An isosceles triangle is to be cut from a square plate of uniform density , and width (as shown below). What is the height of the removed isosceles triangle such that the resulting shape balances at the tip of the triangle?
Partition the shape into two zones: the rectangle, and the triangles. The pivot point is the tip of the removed isosceles triangle. The two triangles forms an isosceles triangle equal in area to the removed segment. Due to its symmetry, this problem is equivalent to inverting the triangle regions. Therefore, to balance the torques on both sides, we calculate:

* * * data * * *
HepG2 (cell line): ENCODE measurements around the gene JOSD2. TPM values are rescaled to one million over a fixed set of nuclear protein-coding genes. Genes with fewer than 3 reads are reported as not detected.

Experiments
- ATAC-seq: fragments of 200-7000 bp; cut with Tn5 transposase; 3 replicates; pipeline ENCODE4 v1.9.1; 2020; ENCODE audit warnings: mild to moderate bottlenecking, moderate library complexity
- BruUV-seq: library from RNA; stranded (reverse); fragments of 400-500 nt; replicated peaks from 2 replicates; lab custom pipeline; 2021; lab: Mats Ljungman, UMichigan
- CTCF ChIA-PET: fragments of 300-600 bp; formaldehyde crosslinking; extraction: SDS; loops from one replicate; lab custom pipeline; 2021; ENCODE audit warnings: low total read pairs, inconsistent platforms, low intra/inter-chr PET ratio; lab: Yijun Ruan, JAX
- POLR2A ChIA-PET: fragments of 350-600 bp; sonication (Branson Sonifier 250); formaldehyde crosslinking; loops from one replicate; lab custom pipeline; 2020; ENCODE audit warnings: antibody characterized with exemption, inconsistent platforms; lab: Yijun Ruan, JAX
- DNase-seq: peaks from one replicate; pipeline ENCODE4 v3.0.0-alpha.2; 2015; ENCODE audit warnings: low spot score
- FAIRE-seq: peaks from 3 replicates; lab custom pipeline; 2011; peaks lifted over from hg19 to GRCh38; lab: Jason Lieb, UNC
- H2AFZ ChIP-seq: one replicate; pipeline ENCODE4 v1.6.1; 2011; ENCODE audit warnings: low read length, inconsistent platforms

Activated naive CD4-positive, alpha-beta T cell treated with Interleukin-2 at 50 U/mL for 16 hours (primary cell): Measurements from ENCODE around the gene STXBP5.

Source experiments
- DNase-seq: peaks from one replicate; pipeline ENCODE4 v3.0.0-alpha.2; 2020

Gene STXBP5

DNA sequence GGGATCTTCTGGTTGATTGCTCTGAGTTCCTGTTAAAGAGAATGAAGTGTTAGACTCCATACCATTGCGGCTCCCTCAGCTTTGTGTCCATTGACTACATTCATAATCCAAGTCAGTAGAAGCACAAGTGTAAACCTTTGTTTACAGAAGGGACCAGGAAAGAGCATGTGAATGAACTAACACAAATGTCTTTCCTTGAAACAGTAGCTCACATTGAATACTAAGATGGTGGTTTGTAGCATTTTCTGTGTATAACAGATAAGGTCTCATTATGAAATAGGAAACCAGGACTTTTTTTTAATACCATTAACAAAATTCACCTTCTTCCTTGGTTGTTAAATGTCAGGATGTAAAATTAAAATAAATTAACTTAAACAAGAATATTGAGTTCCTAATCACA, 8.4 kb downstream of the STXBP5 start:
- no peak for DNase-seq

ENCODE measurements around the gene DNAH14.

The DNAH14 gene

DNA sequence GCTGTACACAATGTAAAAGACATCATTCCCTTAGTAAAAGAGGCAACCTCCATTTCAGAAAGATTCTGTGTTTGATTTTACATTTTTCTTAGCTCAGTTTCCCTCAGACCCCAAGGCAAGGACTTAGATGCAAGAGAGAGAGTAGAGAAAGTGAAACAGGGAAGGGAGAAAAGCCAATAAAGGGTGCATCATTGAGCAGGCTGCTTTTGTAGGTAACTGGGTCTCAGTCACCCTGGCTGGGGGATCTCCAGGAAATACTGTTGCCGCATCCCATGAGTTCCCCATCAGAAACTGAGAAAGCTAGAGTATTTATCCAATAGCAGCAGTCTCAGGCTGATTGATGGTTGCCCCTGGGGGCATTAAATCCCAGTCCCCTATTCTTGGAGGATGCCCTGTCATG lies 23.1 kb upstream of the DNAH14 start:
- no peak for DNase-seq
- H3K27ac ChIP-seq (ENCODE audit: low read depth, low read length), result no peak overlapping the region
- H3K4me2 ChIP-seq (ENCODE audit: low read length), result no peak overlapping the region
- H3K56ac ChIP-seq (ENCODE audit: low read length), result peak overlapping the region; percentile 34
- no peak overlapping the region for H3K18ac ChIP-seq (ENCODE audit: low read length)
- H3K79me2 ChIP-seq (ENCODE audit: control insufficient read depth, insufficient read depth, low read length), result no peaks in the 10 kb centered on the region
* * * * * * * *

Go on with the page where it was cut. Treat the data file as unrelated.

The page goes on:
To do so, we must know where the center-of-mass of the rectangle, and the center-of-mass of the isosceles triangle are located. Since the material is of uniform density, the torques are proportional to the areas of each shape. Let be the width of the square, be the height of the triangle, and be the height of the rectangle. The center-of-mass of an isosceles triangle is located at from its base. Relative to the pivot, the center-of-mass for the isosceles triangle is . It is visually obvious (perhaps intuitive is a better word) that the center-of-mass of the rectangle is located at .
This torque balancing equation reduces to
The solutions for the height of the triangle is . However, the plus sign solution makes no sense because it would imply that the pivot is located outside the plate. Therefore, the height of the isosceles triangle is